The announcement of the merger set competition authorities into motion on both sides of the Atlantic. In the United States, there was immediate question not as to whether the merger would be examined by antitrust authorities, but which agency, the Justice Department or the Federal Trade Commission, would have jurisdiction to investigate the merger.49 In the European Union, rules require that a merger must be examined if the combined EU sales of the merging companies exceed €250 million, a limit easily dwarfed by the Boeing-McDonnell Douglas combination.50
EU competition authorities were also concerned about Boeing’s April 1997 announcement that it had concluded exclusive supply contracts with American, Delta and Continental airlines over the next 20 years. The deals with American, Delta and Continental, respectively the world’s first, second and seventh-largest airlines, would cripple Airbus’ attempts to increase its market share in the United States.51 Nonetheless, it would be difficult to argue that these exclusive supply arrangements were related to Boeing’s proposed merger. Boeing would have production capacity, with or without the addition of McDonnell Douglas, to honor its obligations under the contracts, including delivering planes on a shorter timetable and at a discount to prevailing prices.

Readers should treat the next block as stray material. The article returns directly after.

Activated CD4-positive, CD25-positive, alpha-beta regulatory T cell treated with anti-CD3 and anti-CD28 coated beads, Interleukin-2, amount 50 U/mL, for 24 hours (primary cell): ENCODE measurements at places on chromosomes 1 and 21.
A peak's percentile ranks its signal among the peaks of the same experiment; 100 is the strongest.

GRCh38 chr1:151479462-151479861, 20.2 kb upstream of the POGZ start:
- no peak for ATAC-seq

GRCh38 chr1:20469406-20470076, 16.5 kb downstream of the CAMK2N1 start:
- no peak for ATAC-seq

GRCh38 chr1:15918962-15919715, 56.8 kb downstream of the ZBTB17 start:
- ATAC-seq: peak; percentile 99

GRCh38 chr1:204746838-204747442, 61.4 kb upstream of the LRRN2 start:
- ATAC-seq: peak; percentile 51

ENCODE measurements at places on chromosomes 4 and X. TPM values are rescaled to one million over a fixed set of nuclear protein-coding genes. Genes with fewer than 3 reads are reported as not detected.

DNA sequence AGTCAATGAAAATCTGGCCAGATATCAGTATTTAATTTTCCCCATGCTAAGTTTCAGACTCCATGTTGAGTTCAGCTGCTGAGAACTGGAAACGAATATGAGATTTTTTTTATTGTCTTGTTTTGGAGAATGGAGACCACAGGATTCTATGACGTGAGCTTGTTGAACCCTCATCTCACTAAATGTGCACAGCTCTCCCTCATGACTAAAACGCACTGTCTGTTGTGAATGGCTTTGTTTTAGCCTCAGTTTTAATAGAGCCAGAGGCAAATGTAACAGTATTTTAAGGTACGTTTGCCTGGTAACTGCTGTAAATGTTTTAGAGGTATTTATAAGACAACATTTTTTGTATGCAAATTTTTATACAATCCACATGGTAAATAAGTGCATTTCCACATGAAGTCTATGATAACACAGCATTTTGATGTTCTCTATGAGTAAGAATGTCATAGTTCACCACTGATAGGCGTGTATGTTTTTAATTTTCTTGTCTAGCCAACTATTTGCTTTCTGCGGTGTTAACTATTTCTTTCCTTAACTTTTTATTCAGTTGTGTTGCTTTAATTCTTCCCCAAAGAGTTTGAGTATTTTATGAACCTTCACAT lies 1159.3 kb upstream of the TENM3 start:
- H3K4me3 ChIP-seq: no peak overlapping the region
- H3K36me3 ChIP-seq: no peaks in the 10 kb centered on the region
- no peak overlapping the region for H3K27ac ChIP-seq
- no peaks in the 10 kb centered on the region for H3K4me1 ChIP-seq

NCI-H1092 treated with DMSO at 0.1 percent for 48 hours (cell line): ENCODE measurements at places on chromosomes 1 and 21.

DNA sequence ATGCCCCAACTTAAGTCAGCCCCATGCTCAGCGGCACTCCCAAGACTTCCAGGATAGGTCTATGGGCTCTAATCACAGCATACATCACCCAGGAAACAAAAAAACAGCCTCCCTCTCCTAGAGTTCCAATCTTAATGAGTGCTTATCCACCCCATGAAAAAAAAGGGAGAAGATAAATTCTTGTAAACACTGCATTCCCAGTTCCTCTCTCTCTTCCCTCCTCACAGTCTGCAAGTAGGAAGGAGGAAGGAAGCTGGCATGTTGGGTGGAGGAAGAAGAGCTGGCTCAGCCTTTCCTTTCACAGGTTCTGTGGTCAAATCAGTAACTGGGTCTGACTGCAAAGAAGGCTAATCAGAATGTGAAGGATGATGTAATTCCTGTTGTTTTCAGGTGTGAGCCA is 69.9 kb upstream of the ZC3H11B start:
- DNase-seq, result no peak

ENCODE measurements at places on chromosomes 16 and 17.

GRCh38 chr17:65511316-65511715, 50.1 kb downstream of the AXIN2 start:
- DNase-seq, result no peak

Comparison of U.S. and EU Competition Policy
U.S. antitrust law and EU competition law share many common characteristics. Both aim to preserve a competitive market environment by preventing abuse of a dominant or monopoly position and to protect consumers by maintaining the free flow of goods and services. Yet the United States and European Union have developed competition laws under different historical circumstances and in response to different needs. Each body of competition law also contains a significant amount of “wiggle room.” As a result, there is substantial variation in the application and enforcement of competition policy on the two sides of the Atlantic.52
What happens when the economics of an industry, such as the commercial aircraft industry, presume a natural dominance by one or a few firms? Commercial aircraft production on both sides of the Atlantic has demonstrated not only a trend toward consolidation into fewer firms, but also a desire on the part of governments to promote a “national champion” producer. Competition authorities in the United States and European Union were likely to investigate the merger of Boeing and McDonnell Douglas. But which mentality would dominate: the desire to preserve competition or the desire to promote a national champion?